According to a study in Ireland, babies born during the Wuhan coronavirus (COVID-19) pandemic were less likely to be able to speak before their first birthday compared to other children born before the pandemic.
The study, which was published in the journal Archives of Disease in Childhood, also found that children born during lockdown were displaying a worrying list of cognitive impairments.
For example, some children were less likely to be able to reach developmental milestones such as waving “goodbye” and pointing at objects.
Adverse effects of masking and lockdowns
For the study, titled “Social communication skill attainment in babies born during the COVID-19 pandemic,” researchers from the Royal College of Surgeons in Ireland observed 309 babies born in the first three months of lockdown in Ireland between March and May of 2020.
The babies were tested for 10 behavioral milestones at their first birthday and the results were compared against 2,000 babies born between 2008 and 2011.
The study findings showed that lockdown babies were:
- At least 14 percent less likely to have said their first word.
- Nine percent less likely to have started pointing.
- Six percent less likely to wave goodbye.
The scientists think that face masks limited children’s ability to see people’s mouths and become accustomed to different facial expressions. This may have made it harder for lockdown babies to learn how to speak.
Additionally, prohibiting relatives and friends of the parents from visiting is thought to have contributed to the stunting of the social development of children. The study authors wrote that these measures may have also reduced the children’s opportunities to encounter new items of interest, which might prompt pointing, and the frequency of social contacts to enable them to learn to wave goodbye.
The researchers also reported that lockdown babies were still more likely to be crawling, which may be due to having spent more time at home on the ground instead of outdoors in cars and strollers.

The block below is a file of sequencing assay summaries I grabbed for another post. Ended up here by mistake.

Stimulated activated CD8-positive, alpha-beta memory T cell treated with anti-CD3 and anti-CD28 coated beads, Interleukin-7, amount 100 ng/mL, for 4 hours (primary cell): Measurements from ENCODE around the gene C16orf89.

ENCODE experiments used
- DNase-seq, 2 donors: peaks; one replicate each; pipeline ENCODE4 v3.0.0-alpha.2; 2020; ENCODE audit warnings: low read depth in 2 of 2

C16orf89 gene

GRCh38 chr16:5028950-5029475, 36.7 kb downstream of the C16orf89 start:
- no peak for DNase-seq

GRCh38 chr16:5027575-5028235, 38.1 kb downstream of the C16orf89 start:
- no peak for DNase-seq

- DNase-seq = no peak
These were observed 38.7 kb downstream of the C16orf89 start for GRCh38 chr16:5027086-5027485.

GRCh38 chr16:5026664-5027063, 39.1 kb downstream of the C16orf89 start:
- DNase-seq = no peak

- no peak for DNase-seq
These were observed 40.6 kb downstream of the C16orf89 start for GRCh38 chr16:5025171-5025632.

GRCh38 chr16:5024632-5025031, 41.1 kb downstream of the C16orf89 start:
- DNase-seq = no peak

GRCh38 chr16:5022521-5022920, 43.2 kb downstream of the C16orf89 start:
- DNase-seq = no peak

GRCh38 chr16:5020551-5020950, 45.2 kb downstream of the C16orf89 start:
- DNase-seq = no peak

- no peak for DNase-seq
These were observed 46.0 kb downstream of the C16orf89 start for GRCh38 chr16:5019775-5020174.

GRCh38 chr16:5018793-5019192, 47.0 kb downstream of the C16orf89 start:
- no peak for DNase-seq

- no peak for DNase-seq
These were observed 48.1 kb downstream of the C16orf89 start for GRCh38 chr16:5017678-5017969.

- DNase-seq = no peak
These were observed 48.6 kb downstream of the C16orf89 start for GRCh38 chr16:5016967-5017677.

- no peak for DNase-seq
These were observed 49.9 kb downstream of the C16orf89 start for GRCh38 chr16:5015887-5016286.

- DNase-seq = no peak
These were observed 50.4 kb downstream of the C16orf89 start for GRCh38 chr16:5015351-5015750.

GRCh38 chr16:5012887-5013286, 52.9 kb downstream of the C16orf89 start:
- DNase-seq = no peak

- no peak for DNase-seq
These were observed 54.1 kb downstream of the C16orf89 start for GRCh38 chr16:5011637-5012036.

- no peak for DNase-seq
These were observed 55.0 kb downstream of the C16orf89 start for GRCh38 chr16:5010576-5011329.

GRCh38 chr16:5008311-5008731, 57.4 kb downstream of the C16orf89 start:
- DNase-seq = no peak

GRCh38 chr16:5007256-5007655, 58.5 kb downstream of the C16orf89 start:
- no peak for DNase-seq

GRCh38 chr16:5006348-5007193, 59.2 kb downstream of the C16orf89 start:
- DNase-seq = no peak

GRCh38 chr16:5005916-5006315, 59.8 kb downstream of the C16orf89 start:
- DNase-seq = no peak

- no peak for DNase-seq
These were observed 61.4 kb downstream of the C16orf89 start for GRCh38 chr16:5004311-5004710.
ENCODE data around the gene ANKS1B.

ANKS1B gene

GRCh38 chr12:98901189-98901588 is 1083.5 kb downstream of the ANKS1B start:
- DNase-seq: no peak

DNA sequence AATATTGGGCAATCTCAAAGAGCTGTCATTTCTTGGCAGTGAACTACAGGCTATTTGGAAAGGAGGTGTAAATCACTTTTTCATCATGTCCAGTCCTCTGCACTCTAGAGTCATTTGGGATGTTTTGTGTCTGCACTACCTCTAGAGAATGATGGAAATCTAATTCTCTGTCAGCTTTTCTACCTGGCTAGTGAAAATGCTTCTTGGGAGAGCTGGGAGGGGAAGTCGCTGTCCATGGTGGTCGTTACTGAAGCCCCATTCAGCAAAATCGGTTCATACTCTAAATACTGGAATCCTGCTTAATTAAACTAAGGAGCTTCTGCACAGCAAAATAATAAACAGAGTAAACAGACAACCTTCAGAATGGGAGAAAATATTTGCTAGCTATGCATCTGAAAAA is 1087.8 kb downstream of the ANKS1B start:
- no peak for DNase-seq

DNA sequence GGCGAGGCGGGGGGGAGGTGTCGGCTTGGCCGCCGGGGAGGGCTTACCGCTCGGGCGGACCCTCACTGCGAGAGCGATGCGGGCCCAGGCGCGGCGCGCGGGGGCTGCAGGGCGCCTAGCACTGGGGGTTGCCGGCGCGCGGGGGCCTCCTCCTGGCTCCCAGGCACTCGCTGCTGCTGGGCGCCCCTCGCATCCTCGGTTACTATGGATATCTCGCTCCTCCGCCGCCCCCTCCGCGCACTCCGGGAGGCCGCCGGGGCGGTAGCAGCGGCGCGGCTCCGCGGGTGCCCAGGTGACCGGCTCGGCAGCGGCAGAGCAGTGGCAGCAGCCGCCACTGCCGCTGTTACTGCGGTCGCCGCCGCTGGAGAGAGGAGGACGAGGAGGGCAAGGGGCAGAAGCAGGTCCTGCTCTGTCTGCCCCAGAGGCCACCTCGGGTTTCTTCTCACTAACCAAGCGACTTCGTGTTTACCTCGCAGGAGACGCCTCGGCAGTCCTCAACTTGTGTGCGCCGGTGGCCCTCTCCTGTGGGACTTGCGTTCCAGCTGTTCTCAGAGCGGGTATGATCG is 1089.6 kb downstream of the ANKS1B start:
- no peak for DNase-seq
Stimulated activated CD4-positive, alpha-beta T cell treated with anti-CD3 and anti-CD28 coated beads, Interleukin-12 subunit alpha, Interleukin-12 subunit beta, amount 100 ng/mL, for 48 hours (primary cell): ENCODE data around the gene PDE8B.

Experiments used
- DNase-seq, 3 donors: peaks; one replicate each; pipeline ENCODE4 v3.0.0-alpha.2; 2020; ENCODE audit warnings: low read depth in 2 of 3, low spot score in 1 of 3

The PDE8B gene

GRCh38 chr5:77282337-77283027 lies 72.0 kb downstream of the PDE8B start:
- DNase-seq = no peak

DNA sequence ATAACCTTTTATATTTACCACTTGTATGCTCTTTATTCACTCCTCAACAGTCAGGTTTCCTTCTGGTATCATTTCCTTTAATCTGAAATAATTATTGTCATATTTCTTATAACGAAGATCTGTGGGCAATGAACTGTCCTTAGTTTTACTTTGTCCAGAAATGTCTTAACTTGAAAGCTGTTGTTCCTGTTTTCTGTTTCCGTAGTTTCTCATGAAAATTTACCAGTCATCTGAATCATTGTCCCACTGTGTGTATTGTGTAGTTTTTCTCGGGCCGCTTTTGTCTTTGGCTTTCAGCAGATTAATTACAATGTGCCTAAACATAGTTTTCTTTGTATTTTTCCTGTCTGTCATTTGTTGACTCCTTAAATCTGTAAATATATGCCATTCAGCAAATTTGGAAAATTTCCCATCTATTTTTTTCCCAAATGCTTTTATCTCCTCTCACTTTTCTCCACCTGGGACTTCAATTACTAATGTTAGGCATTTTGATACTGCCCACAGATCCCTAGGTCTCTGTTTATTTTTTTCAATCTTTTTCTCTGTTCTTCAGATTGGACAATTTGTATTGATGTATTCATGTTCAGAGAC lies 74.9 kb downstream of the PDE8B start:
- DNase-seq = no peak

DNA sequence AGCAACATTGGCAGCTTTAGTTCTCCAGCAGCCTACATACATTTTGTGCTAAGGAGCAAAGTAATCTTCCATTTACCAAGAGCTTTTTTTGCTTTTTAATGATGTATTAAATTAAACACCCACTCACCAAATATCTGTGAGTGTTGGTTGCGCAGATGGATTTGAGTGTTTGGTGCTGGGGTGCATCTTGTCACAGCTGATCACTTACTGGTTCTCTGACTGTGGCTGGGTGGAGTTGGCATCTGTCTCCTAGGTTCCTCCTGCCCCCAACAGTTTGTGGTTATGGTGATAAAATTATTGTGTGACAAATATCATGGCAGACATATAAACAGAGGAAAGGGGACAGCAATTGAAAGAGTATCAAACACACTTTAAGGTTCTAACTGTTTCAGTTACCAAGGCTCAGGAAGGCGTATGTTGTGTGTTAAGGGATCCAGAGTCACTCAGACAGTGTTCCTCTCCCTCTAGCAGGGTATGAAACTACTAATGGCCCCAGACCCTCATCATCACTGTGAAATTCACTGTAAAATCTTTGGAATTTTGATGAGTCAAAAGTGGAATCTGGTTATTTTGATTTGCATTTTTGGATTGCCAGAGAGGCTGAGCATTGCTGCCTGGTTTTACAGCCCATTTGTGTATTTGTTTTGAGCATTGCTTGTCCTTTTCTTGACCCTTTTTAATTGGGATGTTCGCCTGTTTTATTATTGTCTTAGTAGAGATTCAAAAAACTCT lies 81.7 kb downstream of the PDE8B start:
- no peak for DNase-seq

The study was observational, but it also suggests that lockdowns and masking have had negative effects on the development of growing children.
Lockdowns negatively impacted children’s verbal skills
According to a different study in Britain, young children entering elementary school have severely underdeveloped verbal skills. Results even show that many students are unable to say their own names. (Related: Britain bans COVID vaccine for children under 12, says they are at very low risk of developing severe COVID.)
Speech therapists say that mask wearing has caused a 364 percent increase in patient referrals of babies and toddlers.
Another study suggested that the mean IQ scores of young children born during the COVID-19 pandemic have decreased by as much as 22 points. Other factors like verbal, motor and cognitive performance have also been negatively affected because of the lockdowns.
A different study published in the journal Royal Society Open Science showed that lockdowns in the U.K. caused around 60,000 children to suffer clinical depression. Data showed that at least 400,000 British children were referred to mental health specialists in 2021 for issues such as eating disorders and self-harm.
Education experts have also warned that forcing schoolchildren to wear face masks has caused long-lasting psychological trauma.
Research from Germany showed that the reading ability of children has gone down compared to pre-COVID times because of lockdown policies that led to the closure of schools.
Researchers from Johns Hopkins University concluded that global lockdowns have had more adverse effects on society than alleged benefits. They also warned that lockdowns are “ill-founded and should be rejected as a pandemic policy instrument.”
Visit Pandemic.news to read more articles about the negative effects of COVID-19 measures like lockdowns and masking.
Watch the video below to know more about mask-induced exhaustion syndrome in children (MIESC).
This video is from the Gabriels’ Horn channel on Brighteon.com.
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